It was a hot humid day, and the prospect for a cool evening by the waterfront watching fireworks seemed too unlikely to consider. Traditionally we spent this holiday evening with our friends Fran and Kevin. Since the kids were infants we’d done this, first buying a selection of our own rockets and later attending the local celebration, but this year we thought we’d simply get a bottle of wine, some munchies and a movie and sit in air-conditioned comfort. The kids, now grown, could fend for themselves. We rented Gosford Park. It was a film we had talked about going to see when it played the theater, but we’d missed it. Gosford Park it was.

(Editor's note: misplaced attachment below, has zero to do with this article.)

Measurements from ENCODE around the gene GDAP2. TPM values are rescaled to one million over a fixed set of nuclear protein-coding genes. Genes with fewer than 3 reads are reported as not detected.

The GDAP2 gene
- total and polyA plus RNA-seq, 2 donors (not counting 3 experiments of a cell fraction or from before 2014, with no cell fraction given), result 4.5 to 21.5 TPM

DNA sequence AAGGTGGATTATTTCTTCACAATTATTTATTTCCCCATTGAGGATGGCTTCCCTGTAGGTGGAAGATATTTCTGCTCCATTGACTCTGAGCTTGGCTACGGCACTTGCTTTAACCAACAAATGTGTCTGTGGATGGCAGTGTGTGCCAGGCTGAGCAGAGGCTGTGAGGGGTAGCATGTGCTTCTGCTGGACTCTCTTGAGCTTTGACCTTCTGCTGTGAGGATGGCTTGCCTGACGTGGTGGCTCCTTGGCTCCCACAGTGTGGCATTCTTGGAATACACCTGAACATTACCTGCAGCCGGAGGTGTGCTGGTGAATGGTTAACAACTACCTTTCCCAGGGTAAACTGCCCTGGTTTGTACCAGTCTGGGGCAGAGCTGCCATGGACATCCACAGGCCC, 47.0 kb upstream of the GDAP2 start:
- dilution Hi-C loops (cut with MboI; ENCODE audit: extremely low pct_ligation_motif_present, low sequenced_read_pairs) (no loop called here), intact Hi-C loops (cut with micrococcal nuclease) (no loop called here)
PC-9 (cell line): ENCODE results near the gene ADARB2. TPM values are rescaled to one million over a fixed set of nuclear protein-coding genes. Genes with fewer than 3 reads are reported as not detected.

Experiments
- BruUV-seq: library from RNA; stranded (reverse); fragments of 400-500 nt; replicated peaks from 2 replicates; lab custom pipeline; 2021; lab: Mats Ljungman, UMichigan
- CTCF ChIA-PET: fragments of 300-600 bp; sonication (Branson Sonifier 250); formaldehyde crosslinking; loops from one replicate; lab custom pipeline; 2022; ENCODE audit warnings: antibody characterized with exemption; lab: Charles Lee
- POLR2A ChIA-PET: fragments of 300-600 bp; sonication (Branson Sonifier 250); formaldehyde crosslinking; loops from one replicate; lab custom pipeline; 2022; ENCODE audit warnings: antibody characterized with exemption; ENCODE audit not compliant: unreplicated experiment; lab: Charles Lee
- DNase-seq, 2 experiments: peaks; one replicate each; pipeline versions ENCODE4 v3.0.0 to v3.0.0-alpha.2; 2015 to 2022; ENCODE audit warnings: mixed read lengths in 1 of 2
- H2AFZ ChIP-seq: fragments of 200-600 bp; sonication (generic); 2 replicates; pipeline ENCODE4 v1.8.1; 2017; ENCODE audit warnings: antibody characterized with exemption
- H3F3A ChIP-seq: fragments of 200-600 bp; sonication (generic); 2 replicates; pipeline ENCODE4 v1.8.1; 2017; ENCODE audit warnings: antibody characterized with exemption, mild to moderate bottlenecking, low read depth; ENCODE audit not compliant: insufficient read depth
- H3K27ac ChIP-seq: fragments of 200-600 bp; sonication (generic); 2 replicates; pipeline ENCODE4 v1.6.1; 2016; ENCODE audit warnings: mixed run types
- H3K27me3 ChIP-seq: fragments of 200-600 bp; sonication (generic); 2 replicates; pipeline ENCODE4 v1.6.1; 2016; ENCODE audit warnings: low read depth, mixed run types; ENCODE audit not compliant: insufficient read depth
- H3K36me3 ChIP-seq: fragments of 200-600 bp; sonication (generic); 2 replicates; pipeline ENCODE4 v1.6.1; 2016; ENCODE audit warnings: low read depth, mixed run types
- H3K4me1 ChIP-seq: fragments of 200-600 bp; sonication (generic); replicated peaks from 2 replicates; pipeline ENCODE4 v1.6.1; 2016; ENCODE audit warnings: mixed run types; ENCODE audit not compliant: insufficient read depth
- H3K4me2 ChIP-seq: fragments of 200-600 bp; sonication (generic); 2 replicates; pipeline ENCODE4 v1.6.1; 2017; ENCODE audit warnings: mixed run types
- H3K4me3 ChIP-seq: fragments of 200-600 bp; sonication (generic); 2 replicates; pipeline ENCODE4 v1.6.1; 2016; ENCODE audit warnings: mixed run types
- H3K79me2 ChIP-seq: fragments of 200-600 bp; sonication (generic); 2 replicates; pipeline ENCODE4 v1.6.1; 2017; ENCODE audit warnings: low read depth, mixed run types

Robert Altman is one of the most inventive directors working today. For over 30 years he’s been delivering thought-provoking, controversial, and beautiful works of cinema. His oeuvre has been, though, a virtual study of the American way of life. From Nashville to M*A*S*H and from Buffalo Bill & the Indians to The Player, his work has dealt with aspects of the American myth. Country music as a political tool; Korea standing in for Viet Nam in a powerful anti-war statement; the politics of celebrity; and the power of Hollywood. Altman has searched through the history of the USA and used traditional genres of film-making to comment thereon. As traditional as the genres he chose might have been, in Altman’s hand they were turned upside-down, and sideways. Warren Beatty and Julie Christie became anti-hero and opium addict in Altman’s “western” McCabe & Mrs. Miller, set to the music of Leonard Cohen! A laconic Elliott Gould became Raymond Chandler’s private dick Phillip Marlowe in an updated LA for Altman’s “detective” classic The Long Goodbye. Robert Altman has been the most American of directors, and now, in Gosford Park, he takes on the English country house murder mystery. Altman’s Agatha Christie film? What could this mean?